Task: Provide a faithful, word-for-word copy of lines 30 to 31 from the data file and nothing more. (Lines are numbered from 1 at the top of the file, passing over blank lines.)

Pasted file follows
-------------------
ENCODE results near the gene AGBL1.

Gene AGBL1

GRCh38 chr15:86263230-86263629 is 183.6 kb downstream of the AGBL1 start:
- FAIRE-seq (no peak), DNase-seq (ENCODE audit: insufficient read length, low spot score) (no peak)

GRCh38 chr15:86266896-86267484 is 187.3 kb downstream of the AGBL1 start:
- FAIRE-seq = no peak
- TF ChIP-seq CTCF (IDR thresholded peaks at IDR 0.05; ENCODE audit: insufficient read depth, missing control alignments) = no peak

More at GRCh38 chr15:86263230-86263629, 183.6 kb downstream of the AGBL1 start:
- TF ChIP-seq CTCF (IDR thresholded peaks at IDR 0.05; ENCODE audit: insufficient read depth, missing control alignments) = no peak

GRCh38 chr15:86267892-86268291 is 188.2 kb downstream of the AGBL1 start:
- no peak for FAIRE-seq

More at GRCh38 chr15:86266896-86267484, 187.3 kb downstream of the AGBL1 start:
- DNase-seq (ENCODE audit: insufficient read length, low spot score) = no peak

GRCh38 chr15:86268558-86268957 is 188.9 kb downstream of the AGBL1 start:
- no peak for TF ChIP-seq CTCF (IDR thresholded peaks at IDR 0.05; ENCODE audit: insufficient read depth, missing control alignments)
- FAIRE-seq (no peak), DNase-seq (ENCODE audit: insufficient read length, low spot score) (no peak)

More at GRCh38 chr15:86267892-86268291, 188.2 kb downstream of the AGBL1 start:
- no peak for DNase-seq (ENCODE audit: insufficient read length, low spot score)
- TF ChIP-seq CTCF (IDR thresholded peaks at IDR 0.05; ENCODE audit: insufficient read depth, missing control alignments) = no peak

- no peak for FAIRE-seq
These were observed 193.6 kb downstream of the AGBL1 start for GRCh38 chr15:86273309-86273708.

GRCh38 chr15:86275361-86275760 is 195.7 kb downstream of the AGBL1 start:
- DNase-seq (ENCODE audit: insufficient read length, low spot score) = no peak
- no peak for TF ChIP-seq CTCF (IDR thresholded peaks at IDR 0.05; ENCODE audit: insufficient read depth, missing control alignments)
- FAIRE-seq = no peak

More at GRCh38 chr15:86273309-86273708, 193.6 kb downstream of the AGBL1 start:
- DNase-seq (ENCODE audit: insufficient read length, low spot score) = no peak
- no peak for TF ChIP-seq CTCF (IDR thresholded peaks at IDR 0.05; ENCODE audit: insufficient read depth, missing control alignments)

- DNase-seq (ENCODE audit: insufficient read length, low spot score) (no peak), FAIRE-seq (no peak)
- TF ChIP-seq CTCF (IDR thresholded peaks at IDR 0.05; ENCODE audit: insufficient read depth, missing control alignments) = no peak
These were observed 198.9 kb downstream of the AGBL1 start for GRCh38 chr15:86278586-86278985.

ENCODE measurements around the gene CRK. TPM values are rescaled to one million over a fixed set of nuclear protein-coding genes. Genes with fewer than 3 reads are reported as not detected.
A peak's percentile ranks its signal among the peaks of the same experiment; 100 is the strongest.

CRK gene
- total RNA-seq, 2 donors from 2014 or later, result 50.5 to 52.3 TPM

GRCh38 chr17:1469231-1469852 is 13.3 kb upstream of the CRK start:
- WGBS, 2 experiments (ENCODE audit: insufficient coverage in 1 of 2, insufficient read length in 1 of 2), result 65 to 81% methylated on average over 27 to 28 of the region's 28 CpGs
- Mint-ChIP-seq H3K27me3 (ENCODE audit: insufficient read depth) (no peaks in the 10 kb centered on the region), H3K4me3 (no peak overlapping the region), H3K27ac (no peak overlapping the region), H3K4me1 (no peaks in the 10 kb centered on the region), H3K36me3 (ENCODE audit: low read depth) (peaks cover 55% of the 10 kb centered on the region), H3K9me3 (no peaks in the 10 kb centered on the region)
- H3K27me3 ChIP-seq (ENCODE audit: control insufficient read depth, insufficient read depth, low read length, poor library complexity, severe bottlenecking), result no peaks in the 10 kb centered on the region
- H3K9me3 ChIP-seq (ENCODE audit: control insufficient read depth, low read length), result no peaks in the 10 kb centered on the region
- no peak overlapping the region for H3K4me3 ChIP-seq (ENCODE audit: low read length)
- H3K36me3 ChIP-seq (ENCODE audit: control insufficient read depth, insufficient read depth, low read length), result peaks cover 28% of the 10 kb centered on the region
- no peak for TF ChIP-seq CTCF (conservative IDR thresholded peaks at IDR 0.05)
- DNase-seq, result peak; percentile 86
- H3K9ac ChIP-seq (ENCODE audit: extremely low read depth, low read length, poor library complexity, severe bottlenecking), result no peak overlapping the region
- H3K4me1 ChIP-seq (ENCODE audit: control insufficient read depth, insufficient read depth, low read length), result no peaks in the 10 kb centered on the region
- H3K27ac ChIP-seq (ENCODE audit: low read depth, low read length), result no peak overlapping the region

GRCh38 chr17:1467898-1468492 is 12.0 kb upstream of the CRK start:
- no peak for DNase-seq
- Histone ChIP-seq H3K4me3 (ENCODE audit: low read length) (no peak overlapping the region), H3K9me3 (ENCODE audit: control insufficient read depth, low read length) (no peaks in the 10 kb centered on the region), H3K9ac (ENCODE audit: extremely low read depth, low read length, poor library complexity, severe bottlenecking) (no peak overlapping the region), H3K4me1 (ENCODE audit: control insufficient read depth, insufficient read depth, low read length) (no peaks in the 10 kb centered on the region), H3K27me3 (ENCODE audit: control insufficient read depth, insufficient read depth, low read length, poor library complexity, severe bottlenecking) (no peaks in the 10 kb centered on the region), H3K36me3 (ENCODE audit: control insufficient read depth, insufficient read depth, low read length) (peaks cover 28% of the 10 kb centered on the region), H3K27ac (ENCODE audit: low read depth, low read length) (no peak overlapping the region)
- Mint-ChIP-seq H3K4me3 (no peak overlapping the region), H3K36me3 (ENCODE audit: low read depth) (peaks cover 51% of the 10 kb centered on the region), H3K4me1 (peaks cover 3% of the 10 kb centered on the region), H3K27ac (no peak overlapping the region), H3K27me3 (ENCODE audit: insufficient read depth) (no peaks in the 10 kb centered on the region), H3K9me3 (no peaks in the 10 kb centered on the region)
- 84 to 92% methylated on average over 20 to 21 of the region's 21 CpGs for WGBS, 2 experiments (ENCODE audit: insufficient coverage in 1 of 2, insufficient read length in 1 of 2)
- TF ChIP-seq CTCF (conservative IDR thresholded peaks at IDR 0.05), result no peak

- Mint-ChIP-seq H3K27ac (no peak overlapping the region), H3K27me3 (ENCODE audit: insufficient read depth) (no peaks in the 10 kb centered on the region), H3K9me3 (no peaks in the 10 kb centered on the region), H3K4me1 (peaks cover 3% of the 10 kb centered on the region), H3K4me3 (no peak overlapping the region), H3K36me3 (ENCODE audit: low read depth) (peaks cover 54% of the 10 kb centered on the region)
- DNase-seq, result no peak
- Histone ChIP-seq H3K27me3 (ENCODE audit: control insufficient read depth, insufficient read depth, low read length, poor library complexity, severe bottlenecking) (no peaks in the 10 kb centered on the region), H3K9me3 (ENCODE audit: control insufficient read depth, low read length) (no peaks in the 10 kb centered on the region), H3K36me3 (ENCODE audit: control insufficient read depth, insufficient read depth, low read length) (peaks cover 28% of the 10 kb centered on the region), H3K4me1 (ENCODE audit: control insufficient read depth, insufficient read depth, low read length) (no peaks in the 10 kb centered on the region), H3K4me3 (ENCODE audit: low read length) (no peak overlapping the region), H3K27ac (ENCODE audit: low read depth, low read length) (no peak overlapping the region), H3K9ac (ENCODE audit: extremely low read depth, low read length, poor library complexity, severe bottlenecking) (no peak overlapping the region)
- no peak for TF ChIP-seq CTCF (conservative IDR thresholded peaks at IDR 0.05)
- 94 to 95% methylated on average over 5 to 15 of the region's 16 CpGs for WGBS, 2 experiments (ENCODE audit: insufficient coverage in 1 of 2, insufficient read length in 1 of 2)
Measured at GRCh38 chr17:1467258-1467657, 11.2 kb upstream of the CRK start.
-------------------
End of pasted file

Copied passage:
- TF ChIP-seq CTCF (IDR thresholded peaks at IDR 0.05; ENCODE audit: insufficient read depth, missing control alignments) = no peak
These were observed 198.9 kb downstream of the AGBL1 start for GRCh38 chr15:86278586-86278985.